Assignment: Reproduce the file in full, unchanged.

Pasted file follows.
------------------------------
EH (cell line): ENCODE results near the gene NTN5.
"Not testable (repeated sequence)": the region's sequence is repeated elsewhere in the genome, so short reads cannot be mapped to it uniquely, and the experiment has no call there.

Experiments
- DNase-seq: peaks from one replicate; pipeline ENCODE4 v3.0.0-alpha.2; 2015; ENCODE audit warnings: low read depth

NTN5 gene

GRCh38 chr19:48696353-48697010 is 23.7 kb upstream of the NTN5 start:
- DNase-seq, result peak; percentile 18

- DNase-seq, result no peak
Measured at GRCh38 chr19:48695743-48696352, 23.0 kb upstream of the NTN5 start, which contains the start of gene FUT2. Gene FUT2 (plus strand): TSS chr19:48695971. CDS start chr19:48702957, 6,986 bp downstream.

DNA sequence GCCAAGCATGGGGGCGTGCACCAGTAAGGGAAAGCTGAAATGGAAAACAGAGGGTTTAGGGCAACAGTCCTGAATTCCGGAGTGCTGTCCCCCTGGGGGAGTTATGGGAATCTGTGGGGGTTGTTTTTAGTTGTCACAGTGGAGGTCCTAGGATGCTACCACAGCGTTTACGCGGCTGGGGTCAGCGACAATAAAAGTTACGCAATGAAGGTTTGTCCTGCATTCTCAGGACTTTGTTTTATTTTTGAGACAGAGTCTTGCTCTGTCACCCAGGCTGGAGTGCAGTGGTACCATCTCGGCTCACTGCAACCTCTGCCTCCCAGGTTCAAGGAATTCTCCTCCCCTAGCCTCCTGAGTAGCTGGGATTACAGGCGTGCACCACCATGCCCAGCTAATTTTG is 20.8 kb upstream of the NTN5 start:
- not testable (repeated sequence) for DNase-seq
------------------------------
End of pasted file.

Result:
EH (cell line): ENCODE results near the gene NTN5.
"Not testable (repeated sequence)": the region's sequence is repeated elsewhere in the genome, so short reads cannot be mapped to it uniquely, and the experiment has no call there.

Experiments
- DNase-seq: peaks from one replicate; pipeline ENCODE4 v3.0.0-alpha.2; 2015; ENCODE audit warnings: low read depth

NTN5 gene

GRCh38 chr19:48696353-48697010 is 23.7 kb upstream of the NTN5 start:
- DNase-seq, result peak; percentile 18

- DNase-seq, result no peak
Measured at GRCh38 chr19:48695743-48696352, 23.0 kb upstream of the NTN5 start, which contains the start of gene FUT2. Gene FUT2 (plus strand): TSS chr19:48695971. CDS start chr19:48702957, 6,986 bp downstream.

DNA sequence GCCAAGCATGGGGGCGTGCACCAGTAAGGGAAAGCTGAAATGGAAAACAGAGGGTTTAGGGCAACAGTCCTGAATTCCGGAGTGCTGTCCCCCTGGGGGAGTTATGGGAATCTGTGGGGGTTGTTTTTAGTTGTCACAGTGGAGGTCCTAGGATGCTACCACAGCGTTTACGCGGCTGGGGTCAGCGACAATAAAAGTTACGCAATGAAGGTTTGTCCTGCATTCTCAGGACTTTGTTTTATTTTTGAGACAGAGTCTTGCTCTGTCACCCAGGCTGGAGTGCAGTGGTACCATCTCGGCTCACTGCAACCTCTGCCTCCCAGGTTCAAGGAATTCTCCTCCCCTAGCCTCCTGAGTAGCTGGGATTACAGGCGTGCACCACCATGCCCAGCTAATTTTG is 20.8 kb upstream of the NTN5 start:
- not testable (repeated sequence) for DNase-seq